First battle legal battle is a draw of sorts. The supreme court doesn’t want to burn it’s fingers on this one, and stipulates arbitration as the way to solve the legal dispute. Serious? Not really. It’s in both parties interest that a strategic partner emerges.
New York court says no to enforcing InterOil decisions on PNG LNG
- The New York State Supreme Court in a ruling late Tuesday rejected Canadian InterOil’s request to enforce its decisions against partner Merrill Lynch on their planned joint-venture liquefied natural gas project in Papua New Guinea, a Merrill Lynch spokesman said Wednesday. InterOil last week decided to rescind Merrill Lynch’s right to lift and market LNG output from the planned liquefaction plant at Port Moresby in Papua New Guinea, which was granted under a shareholder agreement signed in August 2007.
- InterOil October 21 said the board of PNG Liquid Niugini Gas, a joint venture between equal partners InterOil, Merrill Lynch and Pacific LNG, an investment vehicle of Switzerland’s Clarion Finanz, had decided to market its LNG output directly to industry end-users.
- The board had also resolved to redeem Merrill Lynch’s Class A voting shares, though the bank would continue to hold all its Class B shares, InterOil said, ascribing its moves to the “recent financial unrest.”
- Merrill Lynch vowed to fight back, asserting that, contrary to what the InterOil statement suggested, it had not lost its right to the LNG output. InterOil’s actions were “in direct violation” of its contract, Merrill Lynch said at the time.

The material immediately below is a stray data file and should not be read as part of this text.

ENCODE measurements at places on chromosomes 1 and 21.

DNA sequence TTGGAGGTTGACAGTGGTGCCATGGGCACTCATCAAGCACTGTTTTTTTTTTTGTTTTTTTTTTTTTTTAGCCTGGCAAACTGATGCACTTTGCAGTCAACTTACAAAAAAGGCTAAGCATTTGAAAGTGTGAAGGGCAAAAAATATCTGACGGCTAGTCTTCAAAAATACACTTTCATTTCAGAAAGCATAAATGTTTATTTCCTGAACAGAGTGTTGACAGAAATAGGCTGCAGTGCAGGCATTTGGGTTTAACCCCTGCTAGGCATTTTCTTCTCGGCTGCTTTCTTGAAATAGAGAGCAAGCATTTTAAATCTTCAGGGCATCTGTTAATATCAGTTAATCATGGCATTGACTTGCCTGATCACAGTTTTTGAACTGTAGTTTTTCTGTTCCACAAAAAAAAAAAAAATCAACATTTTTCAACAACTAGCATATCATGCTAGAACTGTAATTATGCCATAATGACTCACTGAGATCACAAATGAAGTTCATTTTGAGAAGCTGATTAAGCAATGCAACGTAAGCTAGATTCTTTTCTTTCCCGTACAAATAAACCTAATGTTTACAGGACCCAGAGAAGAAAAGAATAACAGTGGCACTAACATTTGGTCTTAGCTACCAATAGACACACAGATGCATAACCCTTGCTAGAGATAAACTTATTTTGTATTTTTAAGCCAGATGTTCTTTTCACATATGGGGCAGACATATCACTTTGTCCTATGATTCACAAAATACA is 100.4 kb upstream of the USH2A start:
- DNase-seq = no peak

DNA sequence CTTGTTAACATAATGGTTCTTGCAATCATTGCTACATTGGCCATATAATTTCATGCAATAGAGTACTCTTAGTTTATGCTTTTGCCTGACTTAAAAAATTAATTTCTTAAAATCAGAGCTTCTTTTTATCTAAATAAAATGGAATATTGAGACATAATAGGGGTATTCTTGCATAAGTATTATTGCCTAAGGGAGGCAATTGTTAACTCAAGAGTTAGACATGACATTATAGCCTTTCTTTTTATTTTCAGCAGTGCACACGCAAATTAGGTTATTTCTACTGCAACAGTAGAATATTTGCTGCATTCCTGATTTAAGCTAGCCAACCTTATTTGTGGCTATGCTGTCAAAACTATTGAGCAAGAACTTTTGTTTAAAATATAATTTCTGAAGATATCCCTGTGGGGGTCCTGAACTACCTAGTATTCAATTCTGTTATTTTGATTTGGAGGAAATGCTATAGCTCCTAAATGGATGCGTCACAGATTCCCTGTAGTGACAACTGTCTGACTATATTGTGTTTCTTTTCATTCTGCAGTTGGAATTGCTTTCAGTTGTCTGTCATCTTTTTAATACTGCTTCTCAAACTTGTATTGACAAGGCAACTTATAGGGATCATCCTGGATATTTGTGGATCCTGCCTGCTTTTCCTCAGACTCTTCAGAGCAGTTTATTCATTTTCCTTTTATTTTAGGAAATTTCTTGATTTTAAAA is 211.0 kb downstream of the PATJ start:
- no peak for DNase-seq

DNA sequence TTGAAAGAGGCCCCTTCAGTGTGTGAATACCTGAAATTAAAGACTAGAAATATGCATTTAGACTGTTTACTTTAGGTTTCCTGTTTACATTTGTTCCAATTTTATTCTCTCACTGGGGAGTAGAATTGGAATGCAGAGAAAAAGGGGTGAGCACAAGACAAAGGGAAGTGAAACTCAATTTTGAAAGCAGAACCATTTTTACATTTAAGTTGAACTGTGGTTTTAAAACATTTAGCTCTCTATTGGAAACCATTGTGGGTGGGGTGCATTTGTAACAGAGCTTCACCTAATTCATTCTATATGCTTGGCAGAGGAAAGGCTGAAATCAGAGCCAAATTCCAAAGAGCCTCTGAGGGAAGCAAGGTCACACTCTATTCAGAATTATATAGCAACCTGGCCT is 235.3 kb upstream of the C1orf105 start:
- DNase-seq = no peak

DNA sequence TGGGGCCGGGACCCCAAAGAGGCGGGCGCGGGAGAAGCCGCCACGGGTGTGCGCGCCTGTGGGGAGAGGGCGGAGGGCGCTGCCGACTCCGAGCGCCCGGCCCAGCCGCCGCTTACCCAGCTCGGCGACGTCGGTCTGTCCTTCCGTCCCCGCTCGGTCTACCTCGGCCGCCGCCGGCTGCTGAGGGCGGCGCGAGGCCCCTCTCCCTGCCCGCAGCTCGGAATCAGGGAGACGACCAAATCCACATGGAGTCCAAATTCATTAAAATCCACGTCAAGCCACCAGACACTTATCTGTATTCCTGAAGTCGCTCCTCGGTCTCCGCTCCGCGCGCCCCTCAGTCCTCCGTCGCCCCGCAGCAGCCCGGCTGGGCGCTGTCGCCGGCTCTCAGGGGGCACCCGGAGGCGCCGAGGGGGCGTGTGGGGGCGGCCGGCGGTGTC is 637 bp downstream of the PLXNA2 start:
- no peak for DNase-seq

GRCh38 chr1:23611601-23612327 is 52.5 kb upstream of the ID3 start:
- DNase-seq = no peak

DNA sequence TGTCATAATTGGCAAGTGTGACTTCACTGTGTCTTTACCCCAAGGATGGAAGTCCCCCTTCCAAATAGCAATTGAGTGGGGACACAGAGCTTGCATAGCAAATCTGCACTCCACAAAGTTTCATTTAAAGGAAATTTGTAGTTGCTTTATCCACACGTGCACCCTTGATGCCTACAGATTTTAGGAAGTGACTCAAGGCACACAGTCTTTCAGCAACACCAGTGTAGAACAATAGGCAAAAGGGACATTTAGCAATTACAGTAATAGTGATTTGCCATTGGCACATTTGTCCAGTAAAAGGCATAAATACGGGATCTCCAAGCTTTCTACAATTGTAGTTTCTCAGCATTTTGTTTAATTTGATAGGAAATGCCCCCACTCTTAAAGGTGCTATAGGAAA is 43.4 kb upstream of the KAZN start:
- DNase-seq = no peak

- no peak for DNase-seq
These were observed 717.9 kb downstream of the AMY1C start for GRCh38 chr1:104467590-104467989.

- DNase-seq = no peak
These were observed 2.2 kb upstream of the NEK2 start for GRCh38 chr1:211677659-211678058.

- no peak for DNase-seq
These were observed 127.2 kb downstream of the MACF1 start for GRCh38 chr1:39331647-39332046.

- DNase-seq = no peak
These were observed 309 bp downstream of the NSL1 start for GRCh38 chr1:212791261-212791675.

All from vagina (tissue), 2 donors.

- PNG LNG and InterOil’s joint venture subsidiary involved in the Papua New Guinea project had sought a protective order from the New York State Supreme Court to affirm the resolutions against Merrill Lynch and support direct negotiations with industry-based LNG offtakers.
- The New York State Supreme Court justice, rejecting the motion Tuesday, said the dispute was subject to arbitration under the parties’ shareholder agreement, Merrill Lynch spokesman Bill Halldin said.
- Merrill Lynch was pleased with the court’s decision, which left its exclusive LNG offtake rights and Class A shareholdings intact pending arbitration, Halldin added.
- PNG LNG has said it expects to take a final investment decision on the project in the first half of 2010, with LNG production targeted for 2013.
- Gas feedstock will come from the Elk and Antelope structures in InterOil’s Petroleum Prospecting license 38 in the Eastern Papua Basin. The final size of the recoverable gas reserves will determine whether the plant is developed with a single 5 million mt/year train or with double that capacity from two trains.
It’s a bit of a setback, but not a disaster:
- The supreme court doesn’t want to mettle in this and refers it to arbitration, which can settle this pretty quickly
- It is also very much in Merrill’s case that InterOil gets a strategic partner which will finance the LNG facility, without that, Merrill doesn’t get anything
- Merrill fighting for this means there is something to fight for
- Even if InterOil loses, it means Merrill will have to be accomodated as originally planned. That doesn’t seem to be a disaster, in fact, like we just said, it was originally planned this way.